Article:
Anyone tuning in to last night’s (Sunday 10th September) edition of Countryfile will have seen us featured as part of an investigation by Tom Heap, their Rural Affairs correspondent, into a new report on endangered crafts.
The Radcliffe Red List of Endangered Craft was published by the Heritage Crafts Association, who want to see craft protected by Government regulation in the same way we protect our historic buildings.
Tom Heap introduces “Britain’s most endangered species …and it is isn’t a mammal, bird or even a reptile’’ before trying out the craft of hurdle making. You’ll find examples of these beautiful traditional woven gates and fences in woodlands and gardens. Anyone inspired to have a go at making these beautiful hurdles can browse courses here.
We were asked about the popularity of craft courses and were happy to report that there is no lack of interest in learning crafts from the British public - as well as international visitors to the UK. With 2000 enquiries week and over a million visitors to the website during the last year there seems to be something of a crafts resurgence in Britain.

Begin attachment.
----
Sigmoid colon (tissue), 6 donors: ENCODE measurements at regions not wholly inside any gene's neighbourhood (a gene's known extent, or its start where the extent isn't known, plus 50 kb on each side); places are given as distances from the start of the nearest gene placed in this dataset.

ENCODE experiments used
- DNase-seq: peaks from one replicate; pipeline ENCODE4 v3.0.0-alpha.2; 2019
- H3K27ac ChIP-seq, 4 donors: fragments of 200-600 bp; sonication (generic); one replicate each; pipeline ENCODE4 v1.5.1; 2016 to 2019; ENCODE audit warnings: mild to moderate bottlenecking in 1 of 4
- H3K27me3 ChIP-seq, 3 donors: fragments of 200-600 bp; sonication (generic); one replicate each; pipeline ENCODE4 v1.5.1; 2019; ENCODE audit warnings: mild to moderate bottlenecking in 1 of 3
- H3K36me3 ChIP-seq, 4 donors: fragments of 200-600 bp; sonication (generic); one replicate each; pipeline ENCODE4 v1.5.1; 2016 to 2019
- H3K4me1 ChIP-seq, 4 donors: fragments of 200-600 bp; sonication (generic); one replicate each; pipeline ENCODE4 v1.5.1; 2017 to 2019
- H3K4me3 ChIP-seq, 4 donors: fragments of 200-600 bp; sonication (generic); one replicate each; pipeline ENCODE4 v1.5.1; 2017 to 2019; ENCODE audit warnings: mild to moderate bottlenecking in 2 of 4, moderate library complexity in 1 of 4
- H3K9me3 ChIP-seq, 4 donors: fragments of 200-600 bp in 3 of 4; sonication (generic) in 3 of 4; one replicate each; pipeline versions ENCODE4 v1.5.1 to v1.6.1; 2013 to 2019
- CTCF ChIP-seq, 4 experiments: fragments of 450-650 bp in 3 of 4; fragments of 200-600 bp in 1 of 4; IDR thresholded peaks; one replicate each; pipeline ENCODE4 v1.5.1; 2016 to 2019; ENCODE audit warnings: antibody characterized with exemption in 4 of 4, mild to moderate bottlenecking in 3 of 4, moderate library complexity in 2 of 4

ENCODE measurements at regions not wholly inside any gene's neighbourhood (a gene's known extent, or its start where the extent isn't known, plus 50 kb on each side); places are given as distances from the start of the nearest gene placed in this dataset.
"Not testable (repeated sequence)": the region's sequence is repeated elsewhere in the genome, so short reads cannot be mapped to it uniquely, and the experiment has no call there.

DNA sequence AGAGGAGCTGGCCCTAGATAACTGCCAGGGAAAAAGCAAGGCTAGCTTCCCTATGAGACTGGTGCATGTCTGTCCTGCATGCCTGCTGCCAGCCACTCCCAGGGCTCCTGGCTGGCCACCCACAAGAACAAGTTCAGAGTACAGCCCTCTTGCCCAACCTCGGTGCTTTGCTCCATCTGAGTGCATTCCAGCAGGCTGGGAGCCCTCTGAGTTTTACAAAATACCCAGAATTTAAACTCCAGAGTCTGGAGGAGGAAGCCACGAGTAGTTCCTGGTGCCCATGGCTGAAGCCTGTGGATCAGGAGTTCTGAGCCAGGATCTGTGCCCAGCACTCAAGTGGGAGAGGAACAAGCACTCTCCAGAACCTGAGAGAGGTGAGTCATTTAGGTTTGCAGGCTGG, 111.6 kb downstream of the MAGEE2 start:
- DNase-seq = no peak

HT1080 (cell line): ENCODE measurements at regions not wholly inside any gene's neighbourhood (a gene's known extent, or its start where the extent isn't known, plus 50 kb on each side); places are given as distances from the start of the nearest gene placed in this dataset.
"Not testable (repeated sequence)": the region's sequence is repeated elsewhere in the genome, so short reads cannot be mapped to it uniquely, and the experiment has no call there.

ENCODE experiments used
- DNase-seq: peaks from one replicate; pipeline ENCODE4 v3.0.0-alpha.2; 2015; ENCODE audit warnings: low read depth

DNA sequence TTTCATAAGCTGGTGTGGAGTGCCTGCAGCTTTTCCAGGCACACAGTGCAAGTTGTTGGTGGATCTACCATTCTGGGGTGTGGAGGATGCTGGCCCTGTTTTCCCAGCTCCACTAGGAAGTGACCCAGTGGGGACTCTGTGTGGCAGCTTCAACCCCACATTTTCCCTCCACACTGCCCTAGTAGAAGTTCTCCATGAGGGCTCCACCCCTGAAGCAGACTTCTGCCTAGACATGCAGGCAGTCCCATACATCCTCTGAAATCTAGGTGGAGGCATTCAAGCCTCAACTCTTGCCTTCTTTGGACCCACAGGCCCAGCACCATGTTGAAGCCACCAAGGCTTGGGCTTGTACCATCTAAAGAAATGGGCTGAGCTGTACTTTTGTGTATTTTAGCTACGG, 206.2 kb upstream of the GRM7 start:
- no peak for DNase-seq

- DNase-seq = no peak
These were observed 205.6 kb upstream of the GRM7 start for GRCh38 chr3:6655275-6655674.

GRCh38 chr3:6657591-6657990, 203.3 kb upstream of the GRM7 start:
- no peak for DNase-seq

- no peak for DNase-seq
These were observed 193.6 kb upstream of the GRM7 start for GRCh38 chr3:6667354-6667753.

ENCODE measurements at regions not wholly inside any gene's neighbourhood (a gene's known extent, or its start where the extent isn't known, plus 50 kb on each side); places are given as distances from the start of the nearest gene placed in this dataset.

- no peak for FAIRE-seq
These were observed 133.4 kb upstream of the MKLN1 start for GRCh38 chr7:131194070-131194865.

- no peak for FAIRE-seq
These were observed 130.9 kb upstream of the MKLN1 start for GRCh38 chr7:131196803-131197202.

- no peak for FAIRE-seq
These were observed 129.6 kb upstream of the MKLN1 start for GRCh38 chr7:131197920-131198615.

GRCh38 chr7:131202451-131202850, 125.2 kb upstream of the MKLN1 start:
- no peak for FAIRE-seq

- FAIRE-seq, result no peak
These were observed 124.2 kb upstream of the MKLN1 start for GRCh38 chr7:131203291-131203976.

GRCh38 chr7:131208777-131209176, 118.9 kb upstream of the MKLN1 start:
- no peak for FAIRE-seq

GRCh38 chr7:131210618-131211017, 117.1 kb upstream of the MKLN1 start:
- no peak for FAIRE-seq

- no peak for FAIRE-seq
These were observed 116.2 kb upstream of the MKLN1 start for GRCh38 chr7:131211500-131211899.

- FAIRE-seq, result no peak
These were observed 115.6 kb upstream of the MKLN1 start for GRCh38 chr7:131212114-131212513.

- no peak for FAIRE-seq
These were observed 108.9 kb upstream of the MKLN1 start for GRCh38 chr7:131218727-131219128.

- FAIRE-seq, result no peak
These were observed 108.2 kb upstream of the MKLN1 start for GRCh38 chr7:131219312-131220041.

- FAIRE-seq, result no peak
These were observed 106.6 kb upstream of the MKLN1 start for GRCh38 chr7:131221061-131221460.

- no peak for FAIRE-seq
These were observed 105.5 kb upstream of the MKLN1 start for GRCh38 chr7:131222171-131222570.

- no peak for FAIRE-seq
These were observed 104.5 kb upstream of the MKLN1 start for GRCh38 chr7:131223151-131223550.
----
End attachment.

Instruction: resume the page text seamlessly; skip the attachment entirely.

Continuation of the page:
TV programmes like Forged in Fire, The Great British Pottery Throwdown and the Great British Sewing Bee have all boosted participation on blacksmithing, ceramics and sewing courses, but there is also huge interest in stone, glass, wood, jewellery - and pretty much all forms of textile art (we have over 110 specialist course categories).
Kate Dewmartin from CraftCourses met Tom Heap and the BBC crew at the Welsh Mill in Frome, where leatherwork, bike building, book binding, stained glass and print making courses are all on offer from experienced professionals. Kate introduced Tom to Master leatherworker Bill Blakie who showed him the rudiments of saddle-stitch.
Tom Heap summed up by saying that whether the survival of crafts came from teaching or from finding new customers , that if we truly value them, they will survive.
Of course, we will continue to do our best to help them!
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